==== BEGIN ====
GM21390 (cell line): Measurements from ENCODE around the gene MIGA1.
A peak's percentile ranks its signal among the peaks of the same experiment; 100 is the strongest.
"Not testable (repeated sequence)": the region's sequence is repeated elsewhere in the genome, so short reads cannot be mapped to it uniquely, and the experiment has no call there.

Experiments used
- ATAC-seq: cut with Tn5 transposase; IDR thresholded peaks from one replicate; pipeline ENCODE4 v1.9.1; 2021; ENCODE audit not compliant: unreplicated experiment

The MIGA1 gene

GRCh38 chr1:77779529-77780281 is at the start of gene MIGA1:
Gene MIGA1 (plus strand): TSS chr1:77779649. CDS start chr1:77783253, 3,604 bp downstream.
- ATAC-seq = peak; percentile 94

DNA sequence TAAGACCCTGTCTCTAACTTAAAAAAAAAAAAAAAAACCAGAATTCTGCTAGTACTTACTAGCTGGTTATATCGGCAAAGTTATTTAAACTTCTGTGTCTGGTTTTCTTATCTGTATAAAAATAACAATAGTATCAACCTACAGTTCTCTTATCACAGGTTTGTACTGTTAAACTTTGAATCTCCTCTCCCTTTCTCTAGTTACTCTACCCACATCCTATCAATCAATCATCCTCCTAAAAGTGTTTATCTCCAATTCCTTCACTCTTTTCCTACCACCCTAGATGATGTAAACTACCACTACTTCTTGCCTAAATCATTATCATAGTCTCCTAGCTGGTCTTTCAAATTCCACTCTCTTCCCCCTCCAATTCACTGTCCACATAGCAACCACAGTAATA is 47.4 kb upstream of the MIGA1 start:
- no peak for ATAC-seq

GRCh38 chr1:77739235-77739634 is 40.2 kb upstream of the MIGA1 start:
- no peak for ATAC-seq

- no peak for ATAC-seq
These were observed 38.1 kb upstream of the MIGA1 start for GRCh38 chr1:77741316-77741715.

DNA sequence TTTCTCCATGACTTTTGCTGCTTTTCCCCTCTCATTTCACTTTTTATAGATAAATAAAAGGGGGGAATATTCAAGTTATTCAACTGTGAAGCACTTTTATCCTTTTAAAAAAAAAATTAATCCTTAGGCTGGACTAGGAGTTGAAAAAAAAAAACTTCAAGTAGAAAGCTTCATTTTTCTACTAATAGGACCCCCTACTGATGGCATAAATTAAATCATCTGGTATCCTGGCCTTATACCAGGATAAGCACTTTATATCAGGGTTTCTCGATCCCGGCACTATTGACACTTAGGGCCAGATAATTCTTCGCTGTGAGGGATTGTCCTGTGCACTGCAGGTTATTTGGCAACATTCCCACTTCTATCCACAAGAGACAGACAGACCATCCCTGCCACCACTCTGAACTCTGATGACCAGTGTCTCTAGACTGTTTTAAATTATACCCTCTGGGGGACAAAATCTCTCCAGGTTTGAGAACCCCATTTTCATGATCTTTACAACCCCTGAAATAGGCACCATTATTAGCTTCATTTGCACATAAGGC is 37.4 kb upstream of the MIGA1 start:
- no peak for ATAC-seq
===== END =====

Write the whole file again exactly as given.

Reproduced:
GM21390 (cell line): Measurements from ENCODE around the gene MIGA1.
A peak's percentile ranks its signal among the peaks of the same experiment; 100 is the strongest.
"Not testable (repeated sequence)": the region's sequence is repeated elsewhere in the genome, so short reads cannot be mapped to it uniquely, and the experiment has no call there.

Experiments used
- ATAC-seq: cut with Tn5 transposase; IDR thresholded peaks from one replicate; pipeline ENCODE4 v1.9.1; 2021; ENCODE audit not compliant: unreplicated experiment

The MIGA1 gene

GRCh38 chr1:77779529-77780281 is at the start of gene MIGA1:
Gene MIGA1 (plus strand): TSS chr1:77779649. CDS start chr1:77783253, 3,604 bp downstream.
- ATAC-seq = peak; percentile 94

DNA sequence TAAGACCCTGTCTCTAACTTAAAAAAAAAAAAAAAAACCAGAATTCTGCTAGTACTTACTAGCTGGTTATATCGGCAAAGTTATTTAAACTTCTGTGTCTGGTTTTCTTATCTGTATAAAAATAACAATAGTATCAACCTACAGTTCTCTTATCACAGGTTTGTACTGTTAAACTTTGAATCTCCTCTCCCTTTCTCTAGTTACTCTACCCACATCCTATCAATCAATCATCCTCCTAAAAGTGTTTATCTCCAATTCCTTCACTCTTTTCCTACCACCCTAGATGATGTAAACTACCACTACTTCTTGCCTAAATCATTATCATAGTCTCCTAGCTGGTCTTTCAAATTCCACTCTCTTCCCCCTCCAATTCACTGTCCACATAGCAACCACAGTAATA is 47.4 kb upstream of the MIGA1 start:
- no peak for ATAC-seq

GRCh38 chr1:77739235-77739634 is 40.2 kb upstream of the MIGA1 start:
- no peak for ATAC-seq

- no peak for ATAC-seq
These were observed 38.1 kb upstream of the MIGA1 start for GRCh38 chr1:77741316-77741715.

DNA sequence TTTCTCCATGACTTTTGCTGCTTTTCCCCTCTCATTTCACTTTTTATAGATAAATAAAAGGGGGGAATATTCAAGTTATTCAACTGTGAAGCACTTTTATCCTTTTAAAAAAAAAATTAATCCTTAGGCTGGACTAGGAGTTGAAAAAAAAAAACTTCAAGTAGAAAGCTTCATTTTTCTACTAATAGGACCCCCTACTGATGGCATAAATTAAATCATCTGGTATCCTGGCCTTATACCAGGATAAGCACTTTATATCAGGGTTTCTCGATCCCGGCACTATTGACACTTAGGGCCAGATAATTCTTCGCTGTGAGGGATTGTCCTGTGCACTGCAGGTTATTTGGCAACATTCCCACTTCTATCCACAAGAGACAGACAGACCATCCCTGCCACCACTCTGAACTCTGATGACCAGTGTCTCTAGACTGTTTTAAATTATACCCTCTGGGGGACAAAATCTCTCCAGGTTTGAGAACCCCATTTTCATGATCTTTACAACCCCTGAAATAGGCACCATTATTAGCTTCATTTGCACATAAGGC is 37.4 kb upstream of the MIGA1 start:
- no peak for ATAC-seq